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checkrd past
10-08-2013, 01:55 PM
Just did my 2nd butterfly chicken to a 170 temp in the thighs and breast and the leg joints and deepest breast are still under cooked . I ve been cookin at 320 to temp on my GMG Jim Bowie, I use different probes to double check and they are the same

fantomlord
10-08-2013, 01:57 PM
how are you making the assessment that they are undercooked?

fingerlickin'
10-08-2013, 02:07 PM
Take the deepest part of the breast to 165* and the deepest part of the thigh, down in the joint to 170-175* and you should be fine. Don't worry about the temp in the other parts of the bird, just the deep part of the breast and the thigh. It's normal for the meat to appear a bit pink due to the smoking process. Especially around the thigh.

Brew n Que
10-08-2013, 02:45 PM
I have never had a breast cooked to 165 that I liked. Even brined, they still have a distinct dryness to them that I can't stand. I typically don't take mine above 150. You will be amazed at the difference. At 150, there is no pink (aside from smoke ring), no sliminess, and the juices run clear. Take a look at this article that explains the food safety aspect.

http://www.seriouseats.com/2010/04/sous-vide-basics-low-temperature-chicken.html?ref=search

MeatCandy
10-08-2013, 04:20 PM
I have never had a breast cooked to 165 that I liked. Even brined, they still have a distinct dryness to them that I can't stand. I typically don't take mine above 150. You will be amazed at the difference. At 150, there is no pink (aside from smoke ring), no sliminess, and the juices run clear. Take a look at this article that explains the food safety aspect.

http://www.seriouseats.com/2010/04/sous-vide-basics-low-temperature-chicken.html?ref=search


Good article...Different cook method...I just don't know how you could keep your chicken at 150* for the 5 min required on a cooker without the temp climbing up to the 160 range...If you pull it earlier(lower temp) you need to hold it longer at that temp...160*(breast) for me is plenty juicy and safe...Be careful...

checkrd past
10-08-2013, 04:22 PM
Thanks for the comments I ll try probing deeper . I know its under cooked cause of the pink juices .

Fwismoker
10-08-2013, 04:30 PM
I have never had a breast cooked to 165 that I liked. Even brined, they still have a distinct dryness to them that I can't stand. I typically don't take mine above 150. You will be amazed at the difference. At 150, there is no pink (aside from smoke ring), no sliminess, and the juices run clear. Take a look at this article that explains the food safety aspect.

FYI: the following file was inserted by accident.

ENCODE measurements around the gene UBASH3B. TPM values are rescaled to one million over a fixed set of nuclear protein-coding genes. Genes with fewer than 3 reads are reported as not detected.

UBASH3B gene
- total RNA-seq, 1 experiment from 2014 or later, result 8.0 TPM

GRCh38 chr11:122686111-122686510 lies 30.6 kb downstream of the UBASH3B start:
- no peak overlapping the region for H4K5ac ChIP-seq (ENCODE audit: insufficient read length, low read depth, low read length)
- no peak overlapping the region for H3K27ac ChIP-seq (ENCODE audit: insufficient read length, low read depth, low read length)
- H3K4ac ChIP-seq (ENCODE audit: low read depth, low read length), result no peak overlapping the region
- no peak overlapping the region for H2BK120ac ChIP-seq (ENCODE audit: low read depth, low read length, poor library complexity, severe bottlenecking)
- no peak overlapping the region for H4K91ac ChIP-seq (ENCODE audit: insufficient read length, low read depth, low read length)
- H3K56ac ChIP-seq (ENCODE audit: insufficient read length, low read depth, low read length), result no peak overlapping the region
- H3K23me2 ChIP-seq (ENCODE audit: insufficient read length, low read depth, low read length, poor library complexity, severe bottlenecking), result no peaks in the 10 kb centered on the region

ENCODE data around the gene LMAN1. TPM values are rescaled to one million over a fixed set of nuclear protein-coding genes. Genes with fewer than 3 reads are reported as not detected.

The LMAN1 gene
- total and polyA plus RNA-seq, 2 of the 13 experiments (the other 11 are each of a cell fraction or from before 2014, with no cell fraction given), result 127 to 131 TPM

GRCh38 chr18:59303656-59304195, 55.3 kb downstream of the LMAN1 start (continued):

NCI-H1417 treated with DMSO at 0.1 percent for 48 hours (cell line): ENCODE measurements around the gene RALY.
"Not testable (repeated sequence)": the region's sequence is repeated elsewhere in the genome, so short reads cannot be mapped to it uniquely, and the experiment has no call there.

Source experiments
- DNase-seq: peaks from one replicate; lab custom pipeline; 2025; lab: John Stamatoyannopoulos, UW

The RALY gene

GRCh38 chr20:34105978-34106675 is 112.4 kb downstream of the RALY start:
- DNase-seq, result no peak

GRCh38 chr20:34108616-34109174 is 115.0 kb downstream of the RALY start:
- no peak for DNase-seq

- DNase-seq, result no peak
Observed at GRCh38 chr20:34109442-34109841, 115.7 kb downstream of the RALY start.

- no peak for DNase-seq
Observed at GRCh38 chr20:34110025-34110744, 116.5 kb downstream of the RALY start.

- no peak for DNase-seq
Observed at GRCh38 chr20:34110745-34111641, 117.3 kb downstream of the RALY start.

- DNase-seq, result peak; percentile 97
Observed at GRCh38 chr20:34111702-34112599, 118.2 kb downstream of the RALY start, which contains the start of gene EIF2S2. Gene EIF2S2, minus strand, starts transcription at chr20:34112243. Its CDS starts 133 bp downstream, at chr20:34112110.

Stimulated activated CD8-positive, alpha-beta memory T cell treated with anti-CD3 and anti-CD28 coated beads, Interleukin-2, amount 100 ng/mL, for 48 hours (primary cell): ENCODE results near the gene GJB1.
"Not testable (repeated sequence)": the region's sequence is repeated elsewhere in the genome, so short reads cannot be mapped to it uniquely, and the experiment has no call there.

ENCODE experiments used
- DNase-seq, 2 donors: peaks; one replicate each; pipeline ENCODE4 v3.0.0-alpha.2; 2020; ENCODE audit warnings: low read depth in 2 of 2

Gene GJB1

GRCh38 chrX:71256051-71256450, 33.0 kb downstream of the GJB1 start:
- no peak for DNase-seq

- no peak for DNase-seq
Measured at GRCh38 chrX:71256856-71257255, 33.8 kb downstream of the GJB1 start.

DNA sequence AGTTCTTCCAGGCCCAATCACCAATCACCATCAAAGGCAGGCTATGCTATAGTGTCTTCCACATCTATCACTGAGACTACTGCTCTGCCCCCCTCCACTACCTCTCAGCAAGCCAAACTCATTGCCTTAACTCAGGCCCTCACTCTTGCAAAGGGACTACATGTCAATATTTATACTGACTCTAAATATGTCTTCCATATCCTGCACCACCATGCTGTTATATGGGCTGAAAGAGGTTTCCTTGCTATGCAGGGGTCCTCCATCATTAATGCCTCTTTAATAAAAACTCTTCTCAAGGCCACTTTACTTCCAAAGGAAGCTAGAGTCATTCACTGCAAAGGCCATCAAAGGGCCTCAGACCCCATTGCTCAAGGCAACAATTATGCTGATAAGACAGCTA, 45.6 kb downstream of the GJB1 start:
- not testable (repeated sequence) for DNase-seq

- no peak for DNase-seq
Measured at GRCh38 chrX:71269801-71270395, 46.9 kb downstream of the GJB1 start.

http://www.seriouseats.com/2010/04/sous-vide-basics-low-temperature-chicken.html?ref=search
I don't know what you're doing because mine are dripping wet @ 165 every single time with out exception. I've known people that have went to the hospital on under cooked poultry and it doesn't sound like a pleasant experience. 165 for me please! :biggrin1:

Brew n Que
10-08-2013, 05:31 PM
Good article...Different cook method...I just don't know how you could keep your chicken at 150* for the 5 min required on a cooker without the temp climbing up to the 160 range...If you pull it earlier(lower temp) you need to hold it longer at that temp...160*(breast) for me is plenty juicy and safe...Be careful...

I must admit that I don't have a lot of experience with smoked chicken, so I don't know how juicy it comes out at 165. I know that when I poach, bake, or roast to 165 internal that I just can't seem to get rid of the dryness (I know this is a bbq forum, I just thought this concept might cross over from the kitchen into the bbq world). As for the meat staying at 150 long enough, between the time it takes the chicken to go from say 148 to 150, and the time it rests, you have more than enough time at temperature to properly sterilize the meat. I've never known anyone to get sick from chicken that was cooked until the juices run clear and the sliminess is gone (which from what I can tell tends to be anything above 145).

Just my 2 cents. I'd say if your chicken stays juicy at 165, might as well cook it to 165, but you shouldn't be scared of the lower temps.

checkrd past
10-09-2013, 01:49 PM
I must admit that I don't have a lot of experience with smoked chicken, so I don't know how juicy it comes out at 165. I know that when I poach, bake, or roast to 165 internal that I just can't seem to get rid of the dryness (I know this is a bbq forum, I just thought this concept might cross over from the kitchen into the bbq world). As for the meat staying at 150 long enough, between the time it takes the chicken to go from say 148 to 150, and the time it rests, you have more than enough time at temperature to properly sterilize the meat. I've never known anyone to get sick from chicken that was cooked until the juices run clear and the sliminess is gone (which from what I can tell tends to be anything above 145).

Just my 2 cents. I'd say if your chicken stays juicy at 165, might as well cook it to 165, but you shouldn't be scared of the lower temps.

So I f i get this right I ll try to get the bird to 150 and try to maintain it for say an hour than take it out to rest .

Brew n Que
10-09-2013, 01:53 PM
So I f i get this right I ll try to get the bird to 150 and try to maintain it for say an hour than take it out to rest .

At 150, you would only need to hold it there for about 5 minutes.

Grimm5577
10-09-2013, 02:57 PM
the pasteurization of chicken has been discussed on either this forum or another in great length. But i have to agree that if your chicken is "dry" at 165 something is wrong.